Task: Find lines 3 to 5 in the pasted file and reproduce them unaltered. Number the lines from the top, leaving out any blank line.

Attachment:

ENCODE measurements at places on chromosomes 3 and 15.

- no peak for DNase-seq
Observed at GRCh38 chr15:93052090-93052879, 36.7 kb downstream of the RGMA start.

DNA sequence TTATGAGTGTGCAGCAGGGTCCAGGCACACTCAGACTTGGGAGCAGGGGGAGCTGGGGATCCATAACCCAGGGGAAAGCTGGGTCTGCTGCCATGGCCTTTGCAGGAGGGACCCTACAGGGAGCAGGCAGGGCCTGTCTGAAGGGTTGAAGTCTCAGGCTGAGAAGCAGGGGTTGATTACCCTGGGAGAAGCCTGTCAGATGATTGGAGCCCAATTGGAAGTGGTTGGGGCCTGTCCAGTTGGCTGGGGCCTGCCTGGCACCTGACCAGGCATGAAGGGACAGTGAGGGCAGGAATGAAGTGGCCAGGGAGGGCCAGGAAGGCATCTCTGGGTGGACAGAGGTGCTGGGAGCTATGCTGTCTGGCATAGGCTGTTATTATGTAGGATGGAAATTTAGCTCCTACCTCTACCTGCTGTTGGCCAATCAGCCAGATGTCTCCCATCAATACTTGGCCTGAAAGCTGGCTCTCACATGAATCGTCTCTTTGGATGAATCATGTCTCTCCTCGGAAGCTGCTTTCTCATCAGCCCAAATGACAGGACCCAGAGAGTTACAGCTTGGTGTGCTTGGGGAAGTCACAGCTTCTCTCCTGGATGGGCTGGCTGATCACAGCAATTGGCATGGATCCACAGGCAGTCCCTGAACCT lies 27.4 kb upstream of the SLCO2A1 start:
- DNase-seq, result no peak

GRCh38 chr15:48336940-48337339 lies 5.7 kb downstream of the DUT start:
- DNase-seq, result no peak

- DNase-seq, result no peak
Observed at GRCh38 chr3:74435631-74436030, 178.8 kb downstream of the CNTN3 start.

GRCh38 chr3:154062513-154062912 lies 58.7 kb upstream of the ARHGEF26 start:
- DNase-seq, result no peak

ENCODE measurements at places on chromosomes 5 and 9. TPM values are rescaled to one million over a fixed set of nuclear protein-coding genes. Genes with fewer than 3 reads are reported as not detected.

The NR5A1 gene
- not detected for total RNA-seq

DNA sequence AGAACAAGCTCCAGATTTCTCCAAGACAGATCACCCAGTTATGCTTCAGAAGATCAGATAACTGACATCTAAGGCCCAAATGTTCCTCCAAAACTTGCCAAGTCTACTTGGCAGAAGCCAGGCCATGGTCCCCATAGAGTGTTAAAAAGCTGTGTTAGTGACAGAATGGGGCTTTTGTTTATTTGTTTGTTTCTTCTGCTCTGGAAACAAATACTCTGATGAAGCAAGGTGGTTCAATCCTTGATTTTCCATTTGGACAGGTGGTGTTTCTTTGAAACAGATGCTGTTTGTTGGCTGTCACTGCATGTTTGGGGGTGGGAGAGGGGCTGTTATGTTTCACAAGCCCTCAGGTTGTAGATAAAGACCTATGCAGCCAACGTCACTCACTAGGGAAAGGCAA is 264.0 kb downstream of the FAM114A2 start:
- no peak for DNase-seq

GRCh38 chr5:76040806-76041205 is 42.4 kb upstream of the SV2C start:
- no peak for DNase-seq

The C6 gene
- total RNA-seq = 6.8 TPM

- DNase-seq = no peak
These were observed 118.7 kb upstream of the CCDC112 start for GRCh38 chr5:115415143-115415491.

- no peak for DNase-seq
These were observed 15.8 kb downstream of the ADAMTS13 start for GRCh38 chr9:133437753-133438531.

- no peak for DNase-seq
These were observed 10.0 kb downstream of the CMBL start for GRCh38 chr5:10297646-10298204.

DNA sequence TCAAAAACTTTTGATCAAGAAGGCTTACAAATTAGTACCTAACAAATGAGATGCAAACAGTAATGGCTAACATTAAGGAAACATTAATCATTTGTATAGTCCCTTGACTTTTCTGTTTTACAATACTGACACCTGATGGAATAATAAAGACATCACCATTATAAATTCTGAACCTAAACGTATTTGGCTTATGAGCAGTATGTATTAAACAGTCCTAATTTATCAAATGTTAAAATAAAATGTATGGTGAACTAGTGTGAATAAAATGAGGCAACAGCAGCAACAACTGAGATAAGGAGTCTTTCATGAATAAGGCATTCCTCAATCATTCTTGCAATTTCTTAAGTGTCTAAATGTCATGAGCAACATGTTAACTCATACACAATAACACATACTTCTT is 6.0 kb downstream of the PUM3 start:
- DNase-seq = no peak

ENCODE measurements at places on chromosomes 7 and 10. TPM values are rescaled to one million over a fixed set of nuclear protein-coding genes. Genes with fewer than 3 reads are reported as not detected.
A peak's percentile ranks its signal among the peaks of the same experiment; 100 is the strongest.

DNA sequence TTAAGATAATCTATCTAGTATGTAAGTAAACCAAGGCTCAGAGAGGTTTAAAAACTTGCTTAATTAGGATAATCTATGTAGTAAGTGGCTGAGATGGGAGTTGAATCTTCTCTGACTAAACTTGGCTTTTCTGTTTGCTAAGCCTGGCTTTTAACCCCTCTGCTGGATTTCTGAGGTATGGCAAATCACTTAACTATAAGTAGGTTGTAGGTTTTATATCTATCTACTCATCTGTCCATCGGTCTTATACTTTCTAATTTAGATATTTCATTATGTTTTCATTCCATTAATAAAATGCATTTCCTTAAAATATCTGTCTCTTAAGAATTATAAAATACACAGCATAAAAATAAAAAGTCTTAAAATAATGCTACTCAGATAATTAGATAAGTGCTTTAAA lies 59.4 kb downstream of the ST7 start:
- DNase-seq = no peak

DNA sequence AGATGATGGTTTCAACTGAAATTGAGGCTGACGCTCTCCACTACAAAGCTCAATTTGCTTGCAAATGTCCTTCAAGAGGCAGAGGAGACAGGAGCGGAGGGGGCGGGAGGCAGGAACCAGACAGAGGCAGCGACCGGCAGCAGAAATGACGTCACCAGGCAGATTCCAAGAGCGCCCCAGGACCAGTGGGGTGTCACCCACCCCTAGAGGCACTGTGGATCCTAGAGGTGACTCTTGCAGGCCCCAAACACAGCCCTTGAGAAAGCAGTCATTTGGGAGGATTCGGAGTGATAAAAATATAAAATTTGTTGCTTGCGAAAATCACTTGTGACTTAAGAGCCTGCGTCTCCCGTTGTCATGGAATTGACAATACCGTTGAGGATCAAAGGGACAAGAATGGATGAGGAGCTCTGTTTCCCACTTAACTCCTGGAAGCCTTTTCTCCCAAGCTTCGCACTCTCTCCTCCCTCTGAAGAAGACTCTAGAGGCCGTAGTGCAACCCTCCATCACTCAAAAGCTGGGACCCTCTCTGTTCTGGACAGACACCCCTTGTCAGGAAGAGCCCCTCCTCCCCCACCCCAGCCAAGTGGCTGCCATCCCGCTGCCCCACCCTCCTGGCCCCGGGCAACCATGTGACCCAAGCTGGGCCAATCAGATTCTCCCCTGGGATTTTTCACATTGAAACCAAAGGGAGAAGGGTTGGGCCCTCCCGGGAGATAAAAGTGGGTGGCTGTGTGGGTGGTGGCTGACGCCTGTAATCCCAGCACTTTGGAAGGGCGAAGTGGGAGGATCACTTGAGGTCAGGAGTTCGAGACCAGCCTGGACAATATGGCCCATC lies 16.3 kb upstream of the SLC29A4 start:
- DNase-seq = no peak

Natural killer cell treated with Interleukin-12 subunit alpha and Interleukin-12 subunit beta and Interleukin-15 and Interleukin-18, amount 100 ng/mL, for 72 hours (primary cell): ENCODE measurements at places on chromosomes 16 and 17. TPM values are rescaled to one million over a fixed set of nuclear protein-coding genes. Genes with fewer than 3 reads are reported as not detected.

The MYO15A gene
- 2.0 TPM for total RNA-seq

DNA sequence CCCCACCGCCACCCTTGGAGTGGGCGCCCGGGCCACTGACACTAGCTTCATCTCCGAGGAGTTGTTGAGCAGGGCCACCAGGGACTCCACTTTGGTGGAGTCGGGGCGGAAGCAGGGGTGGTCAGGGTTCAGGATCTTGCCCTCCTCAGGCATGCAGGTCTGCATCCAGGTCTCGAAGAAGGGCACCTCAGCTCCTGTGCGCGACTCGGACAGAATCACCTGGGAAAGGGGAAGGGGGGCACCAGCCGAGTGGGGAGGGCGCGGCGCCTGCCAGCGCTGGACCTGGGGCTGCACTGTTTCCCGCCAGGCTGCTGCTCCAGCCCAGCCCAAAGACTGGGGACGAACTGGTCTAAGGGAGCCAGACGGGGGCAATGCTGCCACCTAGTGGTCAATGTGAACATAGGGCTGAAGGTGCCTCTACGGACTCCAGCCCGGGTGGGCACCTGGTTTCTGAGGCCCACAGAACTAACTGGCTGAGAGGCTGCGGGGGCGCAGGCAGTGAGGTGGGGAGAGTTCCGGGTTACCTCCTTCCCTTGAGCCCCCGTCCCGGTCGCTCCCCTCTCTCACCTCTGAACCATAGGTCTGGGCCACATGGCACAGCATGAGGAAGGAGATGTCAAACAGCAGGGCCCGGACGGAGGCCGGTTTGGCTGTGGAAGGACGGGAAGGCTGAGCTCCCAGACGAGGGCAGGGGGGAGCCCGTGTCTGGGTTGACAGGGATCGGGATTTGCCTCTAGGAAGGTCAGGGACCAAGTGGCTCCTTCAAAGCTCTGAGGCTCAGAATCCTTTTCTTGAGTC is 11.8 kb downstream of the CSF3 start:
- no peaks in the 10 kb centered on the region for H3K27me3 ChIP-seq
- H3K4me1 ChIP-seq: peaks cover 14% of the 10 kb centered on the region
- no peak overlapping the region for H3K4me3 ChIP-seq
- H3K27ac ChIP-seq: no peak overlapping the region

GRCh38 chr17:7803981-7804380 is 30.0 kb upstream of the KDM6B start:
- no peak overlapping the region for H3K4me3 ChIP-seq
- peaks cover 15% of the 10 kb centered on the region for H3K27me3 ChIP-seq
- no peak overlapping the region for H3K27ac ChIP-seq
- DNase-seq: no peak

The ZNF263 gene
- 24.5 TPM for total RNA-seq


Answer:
Observed at GRCh38 chr15:93052090-93052879, 36.7 kb downstream of the RGMA start.

DNA sequence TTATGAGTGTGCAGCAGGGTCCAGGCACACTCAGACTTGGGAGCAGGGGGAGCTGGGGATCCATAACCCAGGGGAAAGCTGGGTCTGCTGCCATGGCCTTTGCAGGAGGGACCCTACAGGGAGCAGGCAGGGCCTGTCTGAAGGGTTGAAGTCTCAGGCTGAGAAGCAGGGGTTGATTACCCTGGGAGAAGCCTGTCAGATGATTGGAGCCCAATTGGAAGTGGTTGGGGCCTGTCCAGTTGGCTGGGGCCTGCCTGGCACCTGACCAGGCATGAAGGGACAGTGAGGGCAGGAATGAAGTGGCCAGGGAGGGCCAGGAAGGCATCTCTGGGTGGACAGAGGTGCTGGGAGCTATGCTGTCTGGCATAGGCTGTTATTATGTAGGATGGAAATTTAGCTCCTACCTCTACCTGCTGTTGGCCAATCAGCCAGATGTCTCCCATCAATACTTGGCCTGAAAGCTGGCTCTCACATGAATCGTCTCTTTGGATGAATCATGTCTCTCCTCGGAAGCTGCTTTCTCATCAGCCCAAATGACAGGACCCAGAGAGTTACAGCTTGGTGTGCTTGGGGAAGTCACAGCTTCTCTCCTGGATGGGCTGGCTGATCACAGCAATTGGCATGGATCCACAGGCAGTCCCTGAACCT lies 27.4 kb upstream of the SLCO2A1 start:
- DNase-seq, result no peak